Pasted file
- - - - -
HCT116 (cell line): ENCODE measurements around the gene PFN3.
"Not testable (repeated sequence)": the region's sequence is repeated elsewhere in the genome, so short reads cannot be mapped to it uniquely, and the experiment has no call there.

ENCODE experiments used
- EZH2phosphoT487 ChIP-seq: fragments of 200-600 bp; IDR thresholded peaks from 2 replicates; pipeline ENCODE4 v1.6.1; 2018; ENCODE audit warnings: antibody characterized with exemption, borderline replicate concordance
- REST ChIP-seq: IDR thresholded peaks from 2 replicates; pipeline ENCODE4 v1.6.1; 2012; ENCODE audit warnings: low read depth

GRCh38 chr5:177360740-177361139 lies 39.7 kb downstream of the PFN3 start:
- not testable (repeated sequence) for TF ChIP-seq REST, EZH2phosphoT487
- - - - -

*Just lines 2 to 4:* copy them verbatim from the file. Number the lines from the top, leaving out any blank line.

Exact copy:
"Not testable (repeated sequence)": the region's sequence is repeated elsewhere in the genome, so short reads cannot be mapped to it uniquely, and the experiment has no call there.

ENCODE experiments used
- EZH2phosphoT487 ChIP-seq: fragments of 200-600 bp; IDR thresholded peaks from 2 replicates; pipeline ENCODE4 v1.6.1; 2018; ENCODE audit warnings: antibody characterized with exemption, borderline replicate concordance